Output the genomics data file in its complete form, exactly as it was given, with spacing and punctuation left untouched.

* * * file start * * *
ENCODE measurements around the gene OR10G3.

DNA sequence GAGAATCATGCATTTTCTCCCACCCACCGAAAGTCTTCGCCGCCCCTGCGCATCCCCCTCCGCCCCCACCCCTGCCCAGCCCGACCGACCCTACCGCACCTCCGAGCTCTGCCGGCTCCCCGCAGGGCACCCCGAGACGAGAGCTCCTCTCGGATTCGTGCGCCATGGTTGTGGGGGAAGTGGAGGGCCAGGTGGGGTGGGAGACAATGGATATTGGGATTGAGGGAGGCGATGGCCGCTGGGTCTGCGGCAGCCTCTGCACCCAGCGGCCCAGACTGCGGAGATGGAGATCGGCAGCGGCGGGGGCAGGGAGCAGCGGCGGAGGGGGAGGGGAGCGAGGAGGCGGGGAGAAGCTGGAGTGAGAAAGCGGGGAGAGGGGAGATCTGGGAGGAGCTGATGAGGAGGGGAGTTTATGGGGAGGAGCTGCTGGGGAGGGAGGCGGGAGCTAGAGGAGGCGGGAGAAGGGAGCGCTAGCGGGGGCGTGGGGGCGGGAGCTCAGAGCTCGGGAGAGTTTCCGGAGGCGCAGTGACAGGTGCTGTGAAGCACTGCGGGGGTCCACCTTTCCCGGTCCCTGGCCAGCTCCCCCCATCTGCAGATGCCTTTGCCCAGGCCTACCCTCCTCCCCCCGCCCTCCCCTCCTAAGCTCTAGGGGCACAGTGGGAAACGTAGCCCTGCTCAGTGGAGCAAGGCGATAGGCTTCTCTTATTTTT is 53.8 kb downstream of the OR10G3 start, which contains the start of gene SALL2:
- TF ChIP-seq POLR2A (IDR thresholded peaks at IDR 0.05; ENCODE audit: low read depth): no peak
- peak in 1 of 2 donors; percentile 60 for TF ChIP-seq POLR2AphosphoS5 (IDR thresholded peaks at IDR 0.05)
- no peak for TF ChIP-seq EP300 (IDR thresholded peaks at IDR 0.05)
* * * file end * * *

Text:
ENCODE measurements around the gene OR10G3.

DNA sequence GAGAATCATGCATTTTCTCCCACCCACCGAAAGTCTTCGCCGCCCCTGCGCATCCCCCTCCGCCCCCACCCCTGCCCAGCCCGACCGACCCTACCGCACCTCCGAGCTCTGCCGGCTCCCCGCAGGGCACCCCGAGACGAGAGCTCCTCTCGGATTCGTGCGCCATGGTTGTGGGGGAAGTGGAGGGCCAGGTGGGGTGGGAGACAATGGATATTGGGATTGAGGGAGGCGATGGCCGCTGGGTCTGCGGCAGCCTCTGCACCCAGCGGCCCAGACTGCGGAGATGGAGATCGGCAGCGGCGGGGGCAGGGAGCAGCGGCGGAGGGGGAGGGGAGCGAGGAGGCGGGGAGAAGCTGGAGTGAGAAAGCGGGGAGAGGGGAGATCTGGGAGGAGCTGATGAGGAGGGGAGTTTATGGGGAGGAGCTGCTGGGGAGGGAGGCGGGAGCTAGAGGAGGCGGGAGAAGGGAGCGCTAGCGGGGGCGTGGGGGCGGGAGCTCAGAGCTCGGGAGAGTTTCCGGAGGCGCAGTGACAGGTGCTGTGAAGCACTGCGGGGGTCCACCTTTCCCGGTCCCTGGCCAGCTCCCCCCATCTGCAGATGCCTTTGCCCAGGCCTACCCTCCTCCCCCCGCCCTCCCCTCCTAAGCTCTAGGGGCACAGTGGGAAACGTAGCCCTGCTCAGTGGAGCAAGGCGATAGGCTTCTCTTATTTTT is 53.8 kb downstream of the OR10G3 start, which contains the start of gene SALL2:
- TF ChIP-seq POLR2A (IDR thresholded peaks at IDR 0.05; ENCODE audit: low read depth): no peak
- peak in 1 of 2 donors; percentile 60 for TF ChIP-seq POLR2AphosphoS5 (IDR thresholded peaks at IDR 0.05)
- no peak for TF ChIP-seq EP300 (IDR thresholded peaks at IDR 0.05)